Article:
Under the current State reporting system, two mechanisms might improve future data quality. First, at the very least, State and Federal footnotes and explanations of how programs or reporting changed and how certain groups were defined would enable analysts to determine possible reasons for discrepancies. Second, expert reviews that ensure consistency of eligibility and service crosswalks, compare a State's current and prior year's submissions, and compare reports from similar States may provide better editing capability. Perhaps a shift to federally generated reports using MISIS will alleviate these problems in a different way. Correcting historical data would be quite difficult, but some explanatory notes could be collected for recent years.

Reporting State program characteristics annually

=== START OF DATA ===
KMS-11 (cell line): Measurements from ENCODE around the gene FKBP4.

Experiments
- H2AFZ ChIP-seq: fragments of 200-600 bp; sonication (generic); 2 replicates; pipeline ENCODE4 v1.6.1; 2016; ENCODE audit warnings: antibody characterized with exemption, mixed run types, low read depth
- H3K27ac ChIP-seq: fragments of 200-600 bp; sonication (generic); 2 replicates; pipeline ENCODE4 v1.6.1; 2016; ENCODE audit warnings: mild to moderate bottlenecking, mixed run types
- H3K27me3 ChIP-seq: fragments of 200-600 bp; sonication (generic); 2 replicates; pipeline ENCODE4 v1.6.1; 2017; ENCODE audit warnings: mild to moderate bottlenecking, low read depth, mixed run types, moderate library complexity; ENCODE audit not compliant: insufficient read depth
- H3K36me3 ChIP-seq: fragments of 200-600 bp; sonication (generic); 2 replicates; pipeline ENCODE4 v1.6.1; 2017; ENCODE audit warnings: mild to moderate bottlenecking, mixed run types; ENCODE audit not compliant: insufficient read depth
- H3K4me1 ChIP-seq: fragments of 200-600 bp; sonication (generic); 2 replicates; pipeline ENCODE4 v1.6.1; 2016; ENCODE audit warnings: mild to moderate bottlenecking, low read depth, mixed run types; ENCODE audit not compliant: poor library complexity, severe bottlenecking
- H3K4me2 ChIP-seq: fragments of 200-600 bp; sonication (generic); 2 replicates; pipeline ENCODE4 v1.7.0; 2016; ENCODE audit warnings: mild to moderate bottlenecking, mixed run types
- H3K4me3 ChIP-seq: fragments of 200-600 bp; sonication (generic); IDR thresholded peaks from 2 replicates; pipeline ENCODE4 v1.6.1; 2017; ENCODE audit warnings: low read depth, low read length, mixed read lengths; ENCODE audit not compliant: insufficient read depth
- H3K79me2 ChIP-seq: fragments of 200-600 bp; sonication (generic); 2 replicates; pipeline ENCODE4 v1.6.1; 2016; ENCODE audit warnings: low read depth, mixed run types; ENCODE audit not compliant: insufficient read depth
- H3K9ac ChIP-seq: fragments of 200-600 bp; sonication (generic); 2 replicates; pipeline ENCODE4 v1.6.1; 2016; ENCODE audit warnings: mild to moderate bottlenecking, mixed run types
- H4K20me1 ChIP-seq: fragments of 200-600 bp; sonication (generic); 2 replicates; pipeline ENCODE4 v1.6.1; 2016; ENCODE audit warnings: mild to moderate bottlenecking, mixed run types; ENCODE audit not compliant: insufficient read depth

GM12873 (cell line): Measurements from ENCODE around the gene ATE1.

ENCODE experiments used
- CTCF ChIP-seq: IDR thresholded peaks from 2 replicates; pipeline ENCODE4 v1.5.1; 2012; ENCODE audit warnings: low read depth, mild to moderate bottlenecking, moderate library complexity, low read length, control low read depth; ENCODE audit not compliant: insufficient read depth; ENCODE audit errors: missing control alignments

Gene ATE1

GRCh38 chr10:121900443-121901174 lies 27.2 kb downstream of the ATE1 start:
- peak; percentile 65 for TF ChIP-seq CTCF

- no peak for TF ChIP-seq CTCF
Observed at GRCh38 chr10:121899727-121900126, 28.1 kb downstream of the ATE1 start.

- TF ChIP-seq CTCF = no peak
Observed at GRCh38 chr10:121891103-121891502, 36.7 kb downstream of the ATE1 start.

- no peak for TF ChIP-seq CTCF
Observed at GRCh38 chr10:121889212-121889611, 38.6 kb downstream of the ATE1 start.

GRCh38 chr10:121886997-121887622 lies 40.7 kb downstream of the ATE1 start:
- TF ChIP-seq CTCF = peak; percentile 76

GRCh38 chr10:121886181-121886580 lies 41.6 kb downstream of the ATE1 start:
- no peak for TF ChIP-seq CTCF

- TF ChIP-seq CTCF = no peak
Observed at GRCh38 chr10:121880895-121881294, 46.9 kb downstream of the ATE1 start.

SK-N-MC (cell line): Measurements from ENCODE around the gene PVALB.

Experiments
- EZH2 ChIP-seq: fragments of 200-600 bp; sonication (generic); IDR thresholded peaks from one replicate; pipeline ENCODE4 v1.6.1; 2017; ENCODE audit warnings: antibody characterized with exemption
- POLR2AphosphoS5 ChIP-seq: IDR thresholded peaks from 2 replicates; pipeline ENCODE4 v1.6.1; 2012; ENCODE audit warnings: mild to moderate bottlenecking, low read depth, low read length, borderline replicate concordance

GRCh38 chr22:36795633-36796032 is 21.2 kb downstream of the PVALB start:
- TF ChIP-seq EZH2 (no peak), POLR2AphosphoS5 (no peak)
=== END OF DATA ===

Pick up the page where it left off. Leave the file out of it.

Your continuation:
The Congressional Research Service (CRS) (1988) recently completed its detailed Medicaid Source Book: Background Data and Analyses and hopes to update it in the future. However, CRS had to commission a special survey of States by the National Governor's Association because the data they wanted were not available. Relatively complete, good quality reviews of State program characteristics are annually reported for the AFDC and SSI programs (Family Support Administration, 1989 Committee on Ways and Means, 1989 Social Security Administration, 1989). In fact, these are important references for understanding Medicaid eligibility. However, it must also be acknowledged that the Medicaid program is much more complicated than these programs, because there are complex program policies on covered services and provider payment mechanisms, as well as eligibility policies. Some characteristics can be easily summarized and even made into a data base, but some policies, such as many aspects of reimbursement policies, are complex and not easily compared across States or over time. HCFA, which has sponsored such surveys in the past on an ad hoc basis, could institute annual surveys of State Medicaid program characteristics.